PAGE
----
As officer-level team members at the Calouste Gulbenkian Foundation (UK Branch), we feel that many sector events are targeted towards senior professionals, meaning that some foundation staff are missing out on opportunities to learn and develop their skills and networks.
Currently, there are some fantastic networks and initiatives in the sector promoting collaboration, building connections, and working to increase the ambition and effectiveness of philanthropy, such as Grant Funders’ Network, Ten Years’ Time, and the Grant Givers’ Movement. However, we feel there is a gap for a group that is specifically aimed at those who are early in their career or new to philanthropy and that is open to all roles – from grant administration and finance to communications and policy. We believe that such a network would provide an exciting opportunity to create new conditions within the sector and deepen our collective knowledge.
Testing the waters
After discussing our plans with the Association of Charitable Foundations (ACF), it was agreed that we would circulate a short survey to see if there was an appetite for such a grouping. We were delighted that so many foundation staff took the time to share their views on what would be most valuable to them. There were several requests for the survey data to be shared, so this article provides an overview of the feedback and our proposed next steps.
The survey aimed to establish what activities and support such a network could offer, and what the level of demand might be. Responses express a strong appetite across the board for skills development sessions, work shadowing opportunities, informative issue-based sessions and talks from senior foundation staff. Of course, this demand is not necessarily limited to those early in their career or new to philanthropy.
The survey was circulated widely via the ACF membership and social media, so respondents were self-selecting. Overall, we received 88 responses. Age-wise, the majority of respondents are aged 25-35 (59%), the next biggest group are those aged 36 or above (32%), followed by 18-24 year olds (9%). There is a fairly equal mix of responses from ‘senior’ (manager level and above) and ‘junior’ professionals. Most respondents have worked in the foundation sector for less than three years, although some have prior experience in the charity world.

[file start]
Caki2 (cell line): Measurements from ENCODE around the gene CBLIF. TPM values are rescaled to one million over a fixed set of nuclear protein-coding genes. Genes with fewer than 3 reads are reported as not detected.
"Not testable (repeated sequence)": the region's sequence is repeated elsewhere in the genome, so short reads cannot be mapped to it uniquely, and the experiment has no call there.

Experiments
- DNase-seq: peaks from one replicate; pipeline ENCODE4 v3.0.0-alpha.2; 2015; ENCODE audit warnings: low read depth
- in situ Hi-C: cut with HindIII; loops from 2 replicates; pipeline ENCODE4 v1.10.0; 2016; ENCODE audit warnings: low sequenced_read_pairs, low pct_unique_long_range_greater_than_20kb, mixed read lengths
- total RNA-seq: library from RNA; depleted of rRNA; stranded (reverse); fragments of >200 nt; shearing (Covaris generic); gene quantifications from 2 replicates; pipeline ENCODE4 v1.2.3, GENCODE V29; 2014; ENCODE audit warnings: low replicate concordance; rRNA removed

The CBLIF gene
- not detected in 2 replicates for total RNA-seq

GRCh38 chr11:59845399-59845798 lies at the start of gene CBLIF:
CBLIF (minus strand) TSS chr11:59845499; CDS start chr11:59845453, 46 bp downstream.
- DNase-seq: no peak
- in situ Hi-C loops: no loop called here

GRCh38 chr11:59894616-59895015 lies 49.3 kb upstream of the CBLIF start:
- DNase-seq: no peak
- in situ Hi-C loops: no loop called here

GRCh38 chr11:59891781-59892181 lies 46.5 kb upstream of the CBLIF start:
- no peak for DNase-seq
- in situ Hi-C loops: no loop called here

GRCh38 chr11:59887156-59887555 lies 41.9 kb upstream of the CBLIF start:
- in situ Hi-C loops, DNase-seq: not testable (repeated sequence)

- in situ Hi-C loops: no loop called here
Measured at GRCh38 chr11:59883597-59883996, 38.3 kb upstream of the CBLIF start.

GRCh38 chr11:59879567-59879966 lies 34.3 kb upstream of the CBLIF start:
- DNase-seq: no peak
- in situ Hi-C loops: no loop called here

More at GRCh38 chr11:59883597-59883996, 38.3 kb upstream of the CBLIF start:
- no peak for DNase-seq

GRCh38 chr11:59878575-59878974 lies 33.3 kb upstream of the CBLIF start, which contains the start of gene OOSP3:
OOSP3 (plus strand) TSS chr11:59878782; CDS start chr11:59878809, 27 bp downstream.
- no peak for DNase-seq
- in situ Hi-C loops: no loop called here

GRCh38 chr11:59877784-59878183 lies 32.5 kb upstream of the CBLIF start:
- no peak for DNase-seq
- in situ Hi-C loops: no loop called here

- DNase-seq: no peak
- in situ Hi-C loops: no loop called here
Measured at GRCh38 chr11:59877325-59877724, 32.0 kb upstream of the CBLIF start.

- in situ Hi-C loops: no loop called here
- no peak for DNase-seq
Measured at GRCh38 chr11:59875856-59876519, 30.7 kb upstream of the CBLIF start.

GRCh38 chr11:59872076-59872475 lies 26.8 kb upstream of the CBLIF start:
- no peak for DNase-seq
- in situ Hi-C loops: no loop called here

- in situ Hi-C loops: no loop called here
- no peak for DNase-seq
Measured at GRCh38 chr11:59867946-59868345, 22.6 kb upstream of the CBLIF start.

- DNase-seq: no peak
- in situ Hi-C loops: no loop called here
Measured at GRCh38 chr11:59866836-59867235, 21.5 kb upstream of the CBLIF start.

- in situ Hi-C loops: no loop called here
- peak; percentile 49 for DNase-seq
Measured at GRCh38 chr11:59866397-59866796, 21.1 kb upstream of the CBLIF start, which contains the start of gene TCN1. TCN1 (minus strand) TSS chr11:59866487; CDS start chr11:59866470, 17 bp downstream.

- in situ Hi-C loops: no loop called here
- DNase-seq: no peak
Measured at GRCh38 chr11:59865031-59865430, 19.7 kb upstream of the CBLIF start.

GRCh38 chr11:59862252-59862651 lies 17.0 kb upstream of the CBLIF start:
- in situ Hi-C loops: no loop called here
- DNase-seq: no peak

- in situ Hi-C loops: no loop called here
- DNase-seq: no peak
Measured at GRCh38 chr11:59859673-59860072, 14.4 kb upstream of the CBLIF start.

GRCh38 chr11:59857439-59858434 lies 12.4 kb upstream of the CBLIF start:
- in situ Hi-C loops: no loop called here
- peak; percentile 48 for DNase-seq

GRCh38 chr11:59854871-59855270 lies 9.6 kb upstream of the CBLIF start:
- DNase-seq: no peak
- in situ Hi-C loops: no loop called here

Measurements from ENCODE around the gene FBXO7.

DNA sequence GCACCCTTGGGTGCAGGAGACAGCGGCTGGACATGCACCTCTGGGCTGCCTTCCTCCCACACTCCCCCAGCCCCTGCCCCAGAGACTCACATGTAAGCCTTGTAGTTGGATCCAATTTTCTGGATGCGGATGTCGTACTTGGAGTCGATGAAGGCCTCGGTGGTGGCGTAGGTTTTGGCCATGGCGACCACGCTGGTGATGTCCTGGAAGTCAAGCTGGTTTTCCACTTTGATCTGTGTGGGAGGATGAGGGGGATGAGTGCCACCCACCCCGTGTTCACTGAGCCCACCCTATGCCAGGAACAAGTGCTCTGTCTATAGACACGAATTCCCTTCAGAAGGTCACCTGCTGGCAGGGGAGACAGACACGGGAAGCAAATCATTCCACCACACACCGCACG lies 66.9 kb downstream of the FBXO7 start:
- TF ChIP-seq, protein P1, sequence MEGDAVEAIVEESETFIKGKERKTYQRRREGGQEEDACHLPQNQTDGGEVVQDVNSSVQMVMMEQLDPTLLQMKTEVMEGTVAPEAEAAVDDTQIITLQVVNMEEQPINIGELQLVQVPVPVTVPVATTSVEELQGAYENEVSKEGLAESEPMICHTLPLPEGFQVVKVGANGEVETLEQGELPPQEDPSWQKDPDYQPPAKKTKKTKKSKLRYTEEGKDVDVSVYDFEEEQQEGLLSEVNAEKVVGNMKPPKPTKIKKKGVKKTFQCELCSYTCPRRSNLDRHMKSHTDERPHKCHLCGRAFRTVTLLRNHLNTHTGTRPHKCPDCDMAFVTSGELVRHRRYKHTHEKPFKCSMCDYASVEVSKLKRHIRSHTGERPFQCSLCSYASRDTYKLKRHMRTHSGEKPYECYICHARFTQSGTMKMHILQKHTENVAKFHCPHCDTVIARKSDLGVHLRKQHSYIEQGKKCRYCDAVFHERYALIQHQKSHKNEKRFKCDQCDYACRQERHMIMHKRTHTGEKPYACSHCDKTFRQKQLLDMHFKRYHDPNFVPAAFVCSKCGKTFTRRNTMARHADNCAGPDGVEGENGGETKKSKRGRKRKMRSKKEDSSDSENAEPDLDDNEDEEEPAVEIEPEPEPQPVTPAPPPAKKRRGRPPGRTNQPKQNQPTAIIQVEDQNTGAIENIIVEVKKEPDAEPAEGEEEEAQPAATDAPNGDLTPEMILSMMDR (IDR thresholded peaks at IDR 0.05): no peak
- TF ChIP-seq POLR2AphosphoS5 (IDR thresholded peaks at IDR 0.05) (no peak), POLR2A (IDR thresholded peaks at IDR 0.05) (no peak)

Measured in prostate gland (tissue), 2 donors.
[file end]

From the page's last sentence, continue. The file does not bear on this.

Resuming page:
Framing the network
One key question we hoped to answer through the survey was ‘who is the target audience for the network?’. We suggested possibilities of an ‘under 35s’ or a ‘new to philanthropy’ framing. Responses highlight that age may not be a good selector in this field as career paths vary so widely in philanthropy. Instead, the survey indicates different levels of demand for three possible networks: new to philanthropy (open to any age or career level); career development (open to any age or career level); or early-level career in the philanthropy sector (targeted at more junior roles such as interns, assistants and officers).
Based on the survey responses and our own positions, it is this third framing that we plan to take forward. Feedback suggests that there may be something common to the experiences and needs of individuals in non-management positions that could be well supported by an ACF network, to allow for collaboration and co-learning.
Some respondents express an interest in running sessions and there are also calls for events not to be restricted to London. We envisage that there will be opportunities to link up with regional funder forums across the UK and we would welcome co-design of future events.
Our aim is to hold the first ACF ‘next gen’ network meeting in Spring 2020. We are keen to have further input and collaborate as these plans develop. Please get in touch if you would like to discuss our plans or get involved: [email protected]
*This article originally appeared in the December 2019 edition of Trust & Foundation News*